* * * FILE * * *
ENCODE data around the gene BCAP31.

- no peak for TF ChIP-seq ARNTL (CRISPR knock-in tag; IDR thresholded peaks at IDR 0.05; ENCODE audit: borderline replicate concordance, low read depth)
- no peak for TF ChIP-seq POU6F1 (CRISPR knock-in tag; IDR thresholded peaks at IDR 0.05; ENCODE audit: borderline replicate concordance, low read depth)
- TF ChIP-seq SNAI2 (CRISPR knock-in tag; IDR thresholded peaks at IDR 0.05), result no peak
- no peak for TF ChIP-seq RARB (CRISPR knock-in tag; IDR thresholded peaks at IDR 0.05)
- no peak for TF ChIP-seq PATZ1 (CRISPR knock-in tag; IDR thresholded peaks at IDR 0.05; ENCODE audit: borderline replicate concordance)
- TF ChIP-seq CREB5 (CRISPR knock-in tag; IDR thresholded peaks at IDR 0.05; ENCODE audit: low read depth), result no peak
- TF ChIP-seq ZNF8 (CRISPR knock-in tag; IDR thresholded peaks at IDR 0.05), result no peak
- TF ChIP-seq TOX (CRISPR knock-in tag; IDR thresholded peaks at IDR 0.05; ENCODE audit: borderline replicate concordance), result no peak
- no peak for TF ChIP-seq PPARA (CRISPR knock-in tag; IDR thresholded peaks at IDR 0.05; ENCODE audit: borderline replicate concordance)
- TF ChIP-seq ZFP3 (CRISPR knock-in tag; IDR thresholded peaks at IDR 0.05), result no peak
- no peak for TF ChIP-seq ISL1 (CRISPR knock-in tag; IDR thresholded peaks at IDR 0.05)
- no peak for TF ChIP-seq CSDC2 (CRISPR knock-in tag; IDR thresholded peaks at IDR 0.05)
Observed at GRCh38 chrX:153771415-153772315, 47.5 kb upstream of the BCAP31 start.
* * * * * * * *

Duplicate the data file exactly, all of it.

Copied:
ENCODE data around the gene BCAP31.

- no peak for TF ChIP-seq ARNTL (CRISPR knock-in tag; IDR thresholded peaks at IDR 0.05; ENCODE audit: borderline replicate concordance, low read depth)
- no peak for TF ChIP-seq POU6F1 (CRISPR knock-in tag; IDR thresholded peaks at IDR 0.05; ENCODE audit: borderline replicate concordance, low read depth)
- TF ChIP-seq SNAI2 (CRISPR knock-in tag; IDR thresholded peaks at IDR 0.05), result no peak
- no peak for TF ChIP-seq RARB (CRISPR knock-in tag; IDR thresholded peaks at IDR 0.05)
- no peak for TF ChIP-seq PATZ1 (CRISPR knock-in tag; IDR thresholded peaks at IDR 0.05; ENCODE audit: borderline replicate concordance)
- TF ChIP-seq CREB5 (CRISPR knock-in tag; IDR thresholded peaks at IDR 0.05; ENCODE audit: low read depth), result no peak
- TF ChIP-seq ZNF8 (CRISPR knock-in tag; IDR thresholded peaks at IDR 0.05), result no peak
- TF ChIP-seq TOX (CRISPR knock-in tag; IDR thresholded peaks at IDR 0.05; ENCODE audit: borderline replicate concordance), result no peak
- no peak for TF ChIP-seq PPARA (CRISPR knock-in tag; IDR thresholded peaks at IDR 0.05; ENCODE audit: borderline replicate concordance)
- TF ChIP-seq ZFP3 (CRISPR knock-in tag; IDR thresholded peaks at IDR 0.05), result no peak
- no peak for TF ChIP-seq ISL1 (CRISPR knock-in tag; IDR thresholded peaks at IDR 0.05)
- no peak for TF ChIP-seq CSDC2 (CRISPR knock-in tag; IDR thresholded peaks at IDR 0.05)
Observed at GRCh38 chrX:153771415-153772315, 47.5 kb upstream of the BCAP31 start.